Israel sent more medical supplies and Israel set up more field hospitals in Nepal than any other country in the world with the exception of America. I have no secular explanation for this outpouring of medical aid. I have no secular explanation for why so many countries sent doctors and nurses and set up field hospitals. Do you?
And the third wonder that occurred was this: In the midst of all the death and the destruction and the darkness that covered Nepal, a baby was born. A mother was found lying underneath the rubble in Katmandu.
She was found by Israeli soldiers, who had been taught a few words of the language While they were traveling from Israel, so that they could shout out greetings, in the hope that people who were trapped underneath the rubble might hear them and answer, so that they could be found and rescued.
She was pulled out of the rubble under which she was lying, and she was taken by helicopter to an Israeli field hospital. Why to an Israeli field hospital? Because the Israelis were the only ones who had thought to bring along an obstetrician, just in case.
She weighed 7 pounds, 8 ounces – almost as much as Princess Charlotte Louise Diana, who was born in London the day before. And she has been given the name of Tikvah….in honor of the Israeli team that gave her life. AND THAT – at least in my opinion – is where God was in Nepal.
God was not in the earthquake! Geologists can explain how earthquakes occur without invoking God. Earthquakes occur whenever two seismic plates crash into each other. There is nothing wondrous, or mysterious or miraculous about that. Geologists can even predict when and where earthquakes will occur. But when the hearts of people all over the world are moved to do good? That is when God is. When people all over the world are moved to go to Nepal and set up field hospitals? That is when God is.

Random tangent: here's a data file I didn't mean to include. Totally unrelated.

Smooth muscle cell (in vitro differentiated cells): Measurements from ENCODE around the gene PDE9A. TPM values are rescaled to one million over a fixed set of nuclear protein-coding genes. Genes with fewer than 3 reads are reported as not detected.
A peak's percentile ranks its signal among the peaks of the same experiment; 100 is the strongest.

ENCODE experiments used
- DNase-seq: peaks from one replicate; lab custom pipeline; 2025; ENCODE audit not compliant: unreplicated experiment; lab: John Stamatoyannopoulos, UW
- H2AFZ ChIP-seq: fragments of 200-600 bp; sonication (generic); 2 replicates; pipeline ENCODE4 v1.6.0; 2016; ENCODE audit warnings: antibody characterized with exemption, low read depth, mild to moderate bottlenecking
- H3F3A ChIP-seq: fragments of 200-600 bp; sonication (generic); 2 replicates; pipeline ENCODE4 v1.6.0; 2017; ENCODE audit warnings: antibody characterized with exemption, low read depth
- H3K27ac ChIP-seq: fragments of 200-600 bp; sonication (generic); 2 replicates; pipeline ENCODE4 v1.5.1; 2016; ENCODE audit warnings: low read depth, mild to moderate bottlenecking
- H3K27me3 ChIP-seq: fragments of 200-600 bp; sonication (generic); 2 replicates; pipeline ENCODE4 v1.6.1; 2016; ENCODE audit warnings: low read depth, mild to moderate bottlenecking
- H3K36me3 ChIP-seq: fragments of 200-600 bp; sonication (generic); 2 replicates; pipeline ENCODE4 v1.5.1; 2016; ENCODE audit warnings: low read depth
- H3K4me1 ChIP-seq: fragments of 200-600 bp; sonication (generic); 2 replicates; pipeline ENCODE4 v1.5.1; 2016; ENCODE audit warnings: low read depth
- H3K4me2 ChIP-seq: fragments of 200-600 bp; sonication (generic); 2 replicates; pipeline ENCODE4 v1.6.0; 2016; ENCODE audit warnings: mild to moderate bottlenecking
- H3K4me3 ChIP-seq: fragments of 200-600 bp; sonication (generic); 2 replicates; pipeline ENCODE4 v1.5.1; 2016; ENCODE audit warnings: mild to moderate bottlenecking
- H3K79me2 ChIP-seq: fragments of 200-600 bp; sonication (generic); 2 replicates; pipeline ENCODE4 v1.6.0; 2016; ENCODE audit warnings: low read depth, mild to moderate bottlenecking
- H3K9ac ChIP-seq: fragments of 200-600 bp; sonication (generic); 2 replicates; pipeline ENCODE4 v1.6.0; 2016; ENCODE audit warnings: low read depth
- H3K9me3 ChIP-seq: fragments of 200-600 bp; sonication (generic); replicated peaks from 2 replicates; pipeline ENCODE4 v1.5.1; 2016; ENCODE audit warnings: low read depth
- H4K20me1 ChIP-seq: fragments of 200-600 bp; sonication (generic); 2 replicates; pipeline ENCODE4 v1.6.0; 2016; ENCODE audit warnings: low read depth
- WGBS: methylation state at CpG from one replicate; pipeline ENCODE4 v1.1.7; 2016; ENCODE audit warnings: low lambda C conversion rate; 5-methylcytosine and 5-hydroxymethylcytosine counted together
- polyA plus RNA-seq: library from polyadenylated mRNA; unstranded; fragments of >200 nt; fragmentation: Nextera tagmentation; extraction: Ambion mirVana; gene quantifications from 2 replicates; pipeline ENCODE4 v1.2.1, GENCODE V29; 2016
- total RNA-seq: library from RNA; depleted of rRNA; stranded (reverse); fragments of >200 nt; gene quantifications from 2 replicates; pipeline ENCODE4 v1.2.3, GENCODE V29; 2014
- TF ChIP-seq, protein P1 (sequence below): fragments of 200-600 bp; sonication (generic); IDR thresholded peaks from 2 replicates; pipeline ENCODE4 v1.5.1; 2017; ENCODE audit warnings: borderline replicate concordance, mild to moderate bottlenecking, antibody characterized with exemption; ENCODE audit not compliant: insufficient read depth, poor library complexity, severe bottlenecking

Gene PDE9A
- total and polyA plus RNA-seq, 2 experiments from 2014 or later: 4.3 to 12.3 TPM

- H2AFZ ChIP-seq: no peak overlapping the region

And when a baby is born in the midst of all this death and destruction, and when this baby is named Tikvah, out of gratitude to the Israeli doctors and nurses who gave her life? That is when God is. And so I want to teach bracha to you…Baruch hatov vihameitiv…blessed be God who does good, and who moves us to do good, for what happened in Nepal last month.
And I want to say mazel tov in the name of this congregation to Baby Tikvah Chand who was born last month, at almost the same time as Baby Charlotte was born in London.
Let us say mazel tov to her, to her parents, and to God on her arrival. May they all have much naches from her in the years to come. May she grow up to be worthy of her name, and may she always feel a debt of gratitude to God, and to the Israeli doctors and nurses who gave her life.
And let me tell you – as loudly and as clearly as I can…that whenever human beings do good for those who are in need of help, that whenever human beings are moved to give of their money and their energy and their love in order to help make this a better world – we are doing the work of God… and we are – or: as one of the Chassidic masters put it: we are THE ARMS OF GOD!
And now, one last word: In case there is anyone out there who is short of mitzvoth, and you weren’t in a position to help before, please go on-line and go to the American Jewish World service website and that’s where you can send your tzedakah. They are still assisting in recovery efforts. Or, you can make a donation to any one of the many organizations whose goal is to assist those in need.
For if you do, you will strengthen the hands of God, and may God bless you for this act of Chessed.